We are already, however, well into the realm of what I call depression economics. By that I mean a state of affairs like that of the 1930s in which the usual tools of economic policy — above all, the Federal Reserve’s ability to pump up the economy by cutting interest rateshave lost all traction. When depression economics prevails, the usual rules of economic policy no longer apply: virtue becomes vice, caution is risky and prudence is folly.

If the Fed cannot cut interest rates it obviously cannot pump up the economy through that venue. Maybe he thinks monetary policy is interest rate policy. It isn´t, but that has been hammered into everyone´s head so that most believe it is!

Luckily FDR did not think it was. He established a price level target and delinked from gold, in effect depreciating the dollar. This was done in March 1933 and the economy reacted immediately, with nominal spending rising fast! That´s a clear example of monetary policy´s power even at the ZLB!

Usual idiots suspects

‘Abenomics’ one year on

Shinzo Abe was elected in December 2012 on a promise to revive growth and put an end to deflation. How have his promises ‘performed’ one year after taking power?

The ‘performance’ will be illustrated by a set of charts.

The first chart shows the behavior of inflation, both headline and core.

Abenomics 1 year on_1

It appears to be gaining ‘positive traction’ after years of languishing in deflationary territory.

The next chart shows the bounce in aggregate demand (NGDP) and real output (RGDP).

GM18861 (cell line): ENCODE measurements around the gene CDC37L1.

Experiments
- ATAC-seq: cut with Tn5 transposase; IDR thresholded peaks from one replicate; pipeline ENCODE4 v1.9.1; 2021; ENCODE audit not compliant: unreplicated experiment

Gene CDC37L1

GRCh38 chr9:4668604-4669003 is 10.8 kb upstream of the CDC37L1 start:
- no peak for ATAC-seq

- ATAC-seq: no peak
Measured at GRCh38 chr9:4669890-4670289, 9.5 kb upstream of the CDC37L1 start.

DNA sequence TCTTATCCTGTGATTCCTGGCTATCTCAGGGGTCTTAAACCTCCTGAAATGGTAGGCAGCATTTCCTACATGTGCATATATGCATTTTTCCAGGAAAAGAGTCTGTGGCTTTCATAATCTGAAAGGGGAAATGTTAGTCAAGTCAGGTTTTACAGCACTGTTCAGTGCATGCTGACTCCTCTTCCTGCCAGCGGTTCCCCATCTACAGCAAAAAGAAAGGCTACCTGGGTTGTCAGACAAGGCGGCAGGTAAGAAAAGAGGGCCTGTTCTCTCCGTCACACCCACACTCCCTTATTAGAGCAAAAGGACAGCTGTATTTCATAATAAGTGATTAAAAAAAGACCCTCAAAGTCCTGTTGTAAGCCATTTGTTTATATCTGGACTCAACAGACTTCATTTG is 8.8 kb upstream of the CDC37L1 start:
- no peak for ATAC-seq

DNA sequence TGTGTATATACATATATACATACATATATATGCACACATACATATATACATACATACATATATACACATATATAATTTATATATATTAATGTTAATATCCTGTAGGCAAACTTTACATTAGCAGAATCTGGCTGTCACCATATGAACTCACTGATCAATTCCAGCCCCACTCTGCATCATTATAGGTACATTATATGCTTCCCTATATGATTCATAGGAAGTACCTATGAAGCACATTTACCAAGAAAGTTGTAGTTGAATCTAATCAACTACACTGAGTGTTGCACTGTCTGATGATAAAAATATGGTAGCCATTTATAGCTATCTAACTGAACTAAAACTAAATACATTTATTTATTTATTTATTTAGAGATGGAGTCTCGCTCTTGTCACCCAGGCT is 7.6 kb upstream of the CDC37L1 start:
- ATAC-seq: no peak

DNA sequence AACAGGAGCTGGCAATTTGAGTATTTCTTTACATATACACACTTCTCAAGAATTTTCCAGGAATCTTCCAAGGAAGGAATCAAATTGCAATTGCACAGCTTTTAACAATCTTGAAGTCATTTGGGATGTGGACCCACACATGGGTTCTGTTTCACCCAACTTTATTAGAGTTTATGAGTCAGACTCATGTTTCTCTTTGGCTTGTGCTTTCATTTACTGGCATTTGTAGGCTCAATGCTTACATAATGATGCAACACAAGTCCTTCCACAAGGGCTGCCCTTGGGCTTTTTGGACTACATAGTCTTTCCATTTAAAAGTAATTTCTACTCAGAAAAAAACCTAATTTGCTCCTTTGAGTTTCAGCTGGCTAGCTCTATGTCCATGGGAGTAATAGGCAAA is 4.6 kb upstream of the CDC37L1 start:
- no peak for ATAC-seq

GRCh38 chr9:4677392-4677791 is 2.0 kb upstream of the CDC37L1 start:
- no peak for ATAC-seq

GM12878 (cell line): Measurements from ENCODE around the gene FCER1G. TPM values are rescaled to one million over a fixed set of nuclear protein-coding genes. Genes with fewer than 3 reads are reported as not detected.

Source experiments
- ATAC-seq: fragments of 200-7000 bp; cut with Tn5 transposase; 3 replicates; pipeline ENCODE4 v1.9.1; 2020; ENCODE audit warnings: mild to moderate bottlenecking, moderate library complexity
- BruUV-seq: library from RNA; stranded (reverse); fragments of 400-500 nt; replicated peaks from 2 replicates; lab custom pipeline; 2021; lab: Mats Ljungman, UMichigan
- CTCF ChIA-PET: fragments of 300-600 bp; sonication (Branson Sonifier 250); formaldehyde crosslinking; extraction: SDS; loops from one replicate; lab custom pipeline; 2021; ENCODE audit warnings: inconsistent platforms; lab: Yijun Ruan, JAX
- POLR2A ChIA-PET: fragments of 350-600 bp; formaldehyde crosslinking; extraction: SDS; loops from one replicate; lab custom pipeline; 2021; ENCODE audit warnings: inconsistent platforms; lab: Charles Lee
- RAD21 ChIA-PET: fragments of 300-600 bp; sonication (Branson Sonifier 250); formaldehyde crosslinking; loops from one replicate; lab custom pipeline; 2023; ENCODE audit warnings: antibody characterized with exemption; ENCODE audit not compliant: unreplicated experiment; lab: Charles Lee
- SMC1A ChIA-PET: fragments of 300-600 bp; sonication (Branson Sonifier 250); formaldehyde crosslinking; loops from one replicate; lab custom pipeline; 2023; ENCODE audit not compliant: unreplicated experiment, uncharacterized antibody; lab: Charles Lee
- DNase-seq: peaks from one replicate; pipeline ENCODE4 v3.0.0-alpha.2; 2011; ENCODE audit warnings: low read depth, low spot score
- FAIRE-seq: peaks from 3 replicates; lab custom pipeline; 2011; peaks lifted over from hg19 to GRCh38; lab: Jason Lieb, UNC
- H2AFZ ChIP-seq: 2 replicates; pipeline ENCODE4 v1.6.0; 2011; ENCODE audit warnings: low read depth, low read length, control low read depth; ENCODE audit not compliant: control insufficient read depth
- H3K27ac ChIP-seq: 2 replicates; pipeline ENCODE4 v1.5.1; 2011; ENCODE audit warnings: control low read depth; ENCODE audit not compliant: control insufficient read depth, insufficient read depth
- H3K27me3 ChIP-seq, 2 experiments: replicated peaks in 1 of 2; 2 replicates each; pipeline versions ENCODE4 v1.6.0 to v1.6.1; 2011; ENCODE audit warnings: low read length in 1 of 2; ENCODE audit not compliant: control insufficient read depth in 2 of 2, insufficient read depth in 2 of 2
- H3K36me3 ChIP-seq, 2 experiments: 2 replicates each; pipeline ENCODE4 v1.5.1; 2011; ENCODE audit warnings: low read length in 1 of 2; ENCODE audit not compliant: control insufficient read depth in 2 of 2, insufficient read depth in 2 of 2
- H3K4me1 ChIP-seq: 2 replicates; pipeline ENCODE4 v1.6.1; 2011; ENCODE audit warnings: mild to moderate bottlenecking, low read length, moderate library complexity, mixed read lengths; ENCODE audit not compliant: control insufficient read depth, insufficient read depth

Abenomics 1 year on_2

The next chart depicts what happened with the Nikkei stock index and the exchange rate (yen/USD).

Abenomics 1 year on_3

The strong rise in the stock market is indicative of positive expectations about the effects of the plan. The depreciation of the yen is an important transmission mechanism of the expansionary monetary policy. In this case, the initial negative reaction of competitors, who accused Japan of engaging in ‘beggar-thy-neighbor’ policies, was misplaced. As the next chart shows, imports rose by more than exports, with Japan incurring a trade balance deficit.

Abenomics 1 year on_4

This is indicative that the income effect of the expansionary policy was stronger than the terms of trade effect of the exchange devaluation. In other words, it reflects an increase in domestic demand.

It is also interesting to compare Japan since ‘Abenomics’ with what´s happening in the Eurozone.

The chart shows the growth of broad money (M3). While in Japan, according to the plan, monetary policy is expansionary; in the Eurozone the BCE is tightening monetary policy.

Abenomics 1 year on_5

It is, therefore, not surprising to observe the contrasting behavior of inflation in the two cases. While in Japan inflation is climbing towards the 2% target, in the EZ it is way below target and falling, with several countries in the group experiencing deflation.

Abenomics 1 year on_6

The difference in the behavior of the BoJ and BCE is summarized in the chart below which shows the growth of real output in the two ‘countries’.

Abenomics 1 year on_7

So it seems that ‘Abenomics’ is delivering on its promise. Hopefully it will continue to do so. We may also conclude that the EZ is travelling to “where Japan is coming from”!

The “monetary offset” in action

Monetary OffsetNow imagine if monetary policy had been a bit more purposeful!

Update: Matt Yglesias takes on the subject and concludes:

Now maybe Fed officials are confused or lying or even fooling themselves in an effort to evade accountability. But this is what they say is going on, it’s a view they’ve articulated for years, and it’s a view that they’ve refined as time has gone on.Believers in full offset owe us a clearer account of why we should ignore the Fed’s testimony on this.

The reason to ignore the Fed´s testimony is very straightforward. History is full of examples of the Fed denying responsability for any “less than desirable” outcome.